Movie review: 'Mary Kom'
Director Omung Kumar's film on Olympic medalist Mary Kom's life is extremely meek and plays irritatingly safe. Mary and Priyanka Chopra deserved a better film
Director: Omung Kumar
Cast: Priyanka Chopra, Sunil Thapa, Darshan Kumar
Priyanka Chopra in an as 'Mary Kom'
Mangte Chungneijang Kom, better known as Mary Kom, the gutsy boxer from a remote corner of Manipur, who made her way to the Olympics with merely the power of her passion for the sport, is definitely worthy of a biopic full of reverence. But alas, ironically, debut director Omung Kumar's film on her life is extremely meek and plays irritatingly safe.
This never-say-die girl from a village called Kangathei has everything going against her. Her father is against her choice of sport and her poor family is reeling under financial constraints and yet, in what is easily an awe inspiring tale, she plods on with the help of a local coach and manages to reach heights that no one could have imagined of her. The film, however, does injustice to this gritty story.
Unfortunately for 'Magnificent' Mary and the audience, the director and the writer (Saiwyn Quadras) take the insincere, masala story telling route and end up messing the whole experience. To add to that, non-clever in your face brand endorsements, which included ice cream brands to pregnant detection kits, if you please, made it worse. Lack of hard work and depth on part of the team is revealed many a times, especially in that one scene where Mary Kom writhing in labour pain struggles to get to a hospital during a curfew situation. The research team obviously was so busy thinking up ideas how to keep the audience thrilled, that they didn’t bother to even go near the actual crisis situations dogging this North Eastern state.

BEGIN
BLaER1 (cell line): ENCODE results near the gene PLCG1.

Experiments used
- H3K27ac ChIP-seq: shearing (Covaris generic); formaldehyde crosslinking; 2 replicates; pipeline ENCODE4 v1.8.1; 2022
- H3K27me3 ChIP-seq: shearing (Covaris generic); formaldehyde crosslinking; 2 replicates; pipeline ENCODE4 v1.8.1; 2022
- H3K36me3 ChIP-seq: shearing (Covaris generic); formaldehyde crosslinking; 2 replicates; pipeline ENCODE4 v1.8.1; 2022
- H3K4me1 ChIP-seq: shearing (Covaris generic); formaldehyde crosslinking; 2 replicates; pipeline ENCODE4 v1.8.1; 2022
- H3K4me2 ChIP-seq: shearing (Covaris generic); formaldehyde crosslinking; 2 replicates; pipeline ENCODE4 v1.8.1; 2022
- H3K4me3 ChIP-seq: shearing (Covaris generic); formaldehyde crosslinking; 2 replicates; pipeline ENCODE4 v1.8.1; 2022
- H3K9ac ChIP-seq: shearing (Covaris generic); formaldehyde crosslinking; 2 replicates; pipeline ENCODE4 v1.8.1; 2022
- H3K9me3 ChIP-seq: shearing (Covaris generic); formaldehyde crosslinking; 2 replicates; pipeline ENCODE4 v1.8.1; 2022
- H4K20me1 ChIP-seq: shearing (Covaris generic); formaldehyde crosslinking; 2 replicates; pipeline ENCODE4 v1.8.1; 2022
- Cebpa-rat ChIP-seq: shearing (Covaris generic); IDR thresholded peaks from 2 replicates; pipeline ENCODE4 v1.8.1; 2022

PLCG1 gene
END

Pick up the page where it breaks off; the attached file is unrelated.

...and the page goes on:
One has to admit that there were a few scattered scenes which managed to touch a chord, but they also made one realise what this film could have been, if unpolluted by endorsements and pointless sensationalism.
I give one extra star to Priyanka Chopra. This girl went through magical physical transformation to make herself believable as the boxer. But what strikes more is her heartwarming and sincere portrayal of the character. Watch her quiet determination in spite of her father's opposition, watch her in the ring, watch her helpless as her sport takes a backseat when she reluctantly settles into matrimony and motherhood and you know the actress has put her heart and soul into the role.
Onler (Darshan Kumaar), who plays Mary’s husband, is decent but Sunil Thapa, who plays the pivotal role her of her coach M Narijit Singh, disappoints with his total lack of expressions.
All this film needed was a bit more guts to chart its own path with Mary Kom herself as an inspiration. But sadly, they chose to play to the gallery instead. Mary and Priyanka deserved a better film.